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Tips for managing fall weeds in Ontario
Tips for managing fall weeds in Ontario

OMAFRA lists three ways to utilize your window for herbicide application 

 

By Kaitlynn Anderson

Staff Reporter

Farms.com

 

In this week’s field crop report, OMAFRA offered a few tips for farmers to use their herbicide application window to the best of their advantage. 

First, farmers should “choose the most effective products, rate and tank mixes for the perennial weed that you are targeting,” according to the field crop team.

A team in the department of plant agriculture at the University of Guelph provided the following table in the report, which outlines the “best herbicide option for each targeted perennial plant”:

 

Perennial Plant

Product(s)

Product Rate

Average Control (Range in control)

Dandelion

Glyphosate (540 g/L)

1.34 L/ac

90% (84 - 100%)

Perennial sow-thistle

Glyphosate (540 g/L)

1 L/ac

90% (85 – 100%)

Canada thistle

Glyphosate (540 g/L)

1.34 L/ac

90% (85 – 100%)

Alfalfa

Glyphosate (540 g/L)+ 2,4-D Ester (564 g/L)

0.67 L/ac + 0.5 L/ac

95% (90 – 100%)

Wild carrot

Glyphosate (540 g/L)

1.34 L/ac

82% (49 – 100%)

Burdock

Glyphosate (540 g/L)

1.34 L/ac

90% (85 – 100%)

Red clover

Glyphosate (540 g/L)+ Distinct

0.67 L/ac + 200 g/ac

99% (96 - 100%)

 

Second, farmers may want to consider applying herbicides in the late morning or during the middle of the day, when air temperatures are above eight degrees Celsius for at least two hours following application. This ensures that the “targeted plant is taking up glyphosate during the heat of the day,” according to the OMAFRA team.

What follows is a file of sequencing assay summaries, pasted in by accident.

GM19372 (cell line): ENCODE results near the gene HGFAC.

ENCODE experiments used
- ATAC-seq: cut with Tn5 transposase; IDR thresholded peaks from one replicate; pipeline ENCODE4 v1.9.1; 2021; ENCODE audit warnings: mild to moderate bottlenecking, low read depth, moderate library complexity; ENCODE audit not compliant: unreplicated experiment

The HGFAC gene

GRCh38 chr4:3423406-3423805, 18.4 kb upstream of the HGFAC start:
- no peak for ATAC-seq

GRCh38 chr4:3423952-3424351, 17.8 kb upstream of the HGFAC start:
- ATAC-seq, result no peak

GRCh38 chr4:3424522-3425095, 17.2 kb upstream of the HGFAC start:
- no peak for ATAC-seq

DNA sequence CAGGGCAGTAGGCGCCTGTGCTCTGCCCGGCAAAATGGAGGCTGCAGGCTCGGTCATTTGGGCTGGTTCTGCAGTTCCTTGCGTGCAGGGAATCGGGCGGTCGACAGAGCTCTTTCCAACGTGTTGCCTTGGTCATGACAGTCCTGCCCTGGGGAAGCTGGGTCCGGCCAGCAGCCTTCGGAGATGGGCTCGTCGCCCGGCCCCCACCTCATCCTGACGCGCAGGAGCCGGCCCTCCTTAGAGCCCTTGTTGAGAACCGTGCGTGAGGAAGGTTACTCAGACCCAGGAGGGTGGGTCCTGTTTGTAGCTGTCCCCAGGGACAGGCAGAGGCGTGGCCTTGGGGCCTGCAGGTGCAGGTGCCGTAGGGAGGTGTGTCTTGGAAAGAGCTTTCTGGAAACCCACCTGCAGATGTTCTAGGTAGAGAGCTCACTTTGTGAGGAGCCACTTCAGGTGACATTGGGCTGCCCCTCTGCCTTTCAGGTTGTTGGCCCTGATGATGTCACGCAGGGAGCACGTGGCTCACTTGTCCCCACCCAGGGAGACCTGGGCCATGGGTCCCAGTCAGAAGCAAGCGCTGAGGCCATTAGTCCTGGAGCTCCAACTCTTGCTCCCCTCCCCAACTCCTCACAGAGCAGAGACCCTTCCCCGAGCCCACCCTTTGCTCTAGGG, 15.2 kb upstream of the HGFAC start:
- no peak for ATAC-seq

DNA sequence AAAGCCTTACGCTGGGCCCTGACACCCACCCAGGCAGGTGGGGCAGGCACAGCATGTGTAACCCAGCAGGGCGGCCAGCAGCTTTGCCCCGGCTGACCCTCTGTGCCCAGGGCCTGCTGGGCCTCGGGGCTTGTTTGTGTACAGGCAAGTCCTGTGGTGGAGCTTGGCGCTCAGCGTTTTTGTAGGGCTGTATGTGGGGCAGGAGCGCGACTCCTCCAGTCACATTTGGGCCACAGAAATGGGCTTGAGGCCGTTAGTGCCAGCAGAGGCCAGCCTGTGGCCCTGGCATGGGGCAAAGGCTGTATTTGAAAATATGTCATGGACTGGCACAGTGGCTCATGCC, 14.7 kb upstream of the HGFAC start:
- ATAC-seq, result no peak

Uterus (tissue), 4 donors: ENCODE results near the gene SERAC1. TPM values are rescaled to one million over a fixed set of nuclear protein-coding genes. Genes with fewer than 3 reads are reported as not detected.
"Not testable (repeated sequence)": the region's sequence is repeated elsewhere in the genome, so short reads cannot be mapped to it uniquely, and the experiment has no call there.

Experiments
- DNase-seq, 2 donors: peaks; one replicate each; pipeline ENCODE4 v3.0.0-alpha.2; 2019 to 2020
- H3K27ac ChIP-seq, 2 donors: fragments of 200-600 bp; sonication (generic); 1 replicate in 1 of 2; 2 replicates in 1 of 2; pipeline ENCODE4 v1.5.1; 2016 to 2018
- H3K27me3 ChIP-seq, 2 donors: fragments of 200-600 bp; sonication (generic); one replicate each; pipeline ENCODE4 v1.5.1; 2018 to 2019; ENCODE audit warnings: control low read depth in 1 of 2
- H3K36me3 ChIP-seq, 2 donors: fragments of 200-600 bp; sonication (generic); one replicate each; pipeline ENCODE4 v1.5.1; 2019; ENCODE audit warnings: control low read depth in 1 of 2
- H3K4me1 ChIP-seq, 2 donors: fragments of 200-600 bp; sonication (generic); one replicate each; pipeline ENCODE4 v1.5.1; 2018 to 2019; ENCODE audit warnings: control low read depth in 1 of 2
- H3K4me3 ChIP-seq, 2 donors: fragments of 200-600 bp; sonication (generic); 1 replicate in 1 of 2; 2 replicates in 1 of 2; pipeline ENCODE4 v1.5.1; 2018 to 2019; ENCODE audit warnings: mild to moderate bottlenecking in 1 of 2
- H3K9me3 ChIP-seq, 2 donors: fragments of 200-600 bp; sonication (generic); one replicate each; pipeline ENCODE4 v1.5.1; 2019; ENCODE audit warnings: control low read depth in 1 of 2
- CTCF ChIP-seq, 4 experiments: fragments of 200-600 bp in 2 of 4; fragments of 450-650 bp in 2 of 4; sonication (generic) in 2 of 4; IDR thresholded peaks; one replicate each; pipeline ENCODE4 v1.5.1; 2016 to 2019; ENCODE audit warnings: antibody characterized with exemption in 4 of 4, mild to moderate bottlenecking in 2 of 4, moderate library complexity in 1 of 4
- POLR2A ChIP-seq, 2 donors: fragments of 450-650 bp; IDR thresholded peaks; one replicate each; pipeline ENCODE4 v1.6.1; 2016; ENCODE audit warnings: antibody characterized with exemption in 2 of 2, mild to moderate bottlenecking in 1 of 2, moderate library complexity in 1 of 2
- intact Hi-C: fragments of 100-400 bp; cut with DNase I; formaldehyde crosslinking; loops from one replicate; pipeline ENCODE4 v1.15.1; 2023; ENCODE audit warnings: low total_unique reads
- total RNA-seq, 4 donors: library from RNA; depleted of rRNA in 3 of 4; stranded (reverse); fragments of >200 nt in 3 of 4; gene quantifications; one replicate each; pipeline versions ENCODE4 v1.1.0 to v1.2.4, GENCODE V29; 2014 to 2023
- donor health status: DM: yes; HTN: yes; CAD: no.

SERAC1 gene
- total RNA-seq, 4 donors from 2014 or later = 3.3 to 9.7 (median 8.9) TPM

Third, the team recommends waiting two to three days after a frost event to evaluate weed growth.

“Depending on how cold (temperatures were), the plants may be damaged and no longer growing,” said Dale Cowan, a senior agronomist with AGRIS and Wanstead Cooperatives. “Plants need to be actively growing to take in herbicide.”

By waiting for the plants to resume growth before applying herbicide, the weeds will then be able to take up the product, he said.

If the plant that farmers are wishing to control looks fine, then they may want to consider resuming herbicide application once the temperatures have again risen above eight degrees Celsius.

The team also encourages producers to wait 72 hours to till the soil after a herbicide application.

“The longer that you can wait after application before making a tillage pass, the more the herbicide will translocate within the plant and do a more effective job controlling the species,” stated the report.

 

Learn more about weed management in the Farms.com field guide.

 

Photo: La Corivo / iStock / Getty Images Plus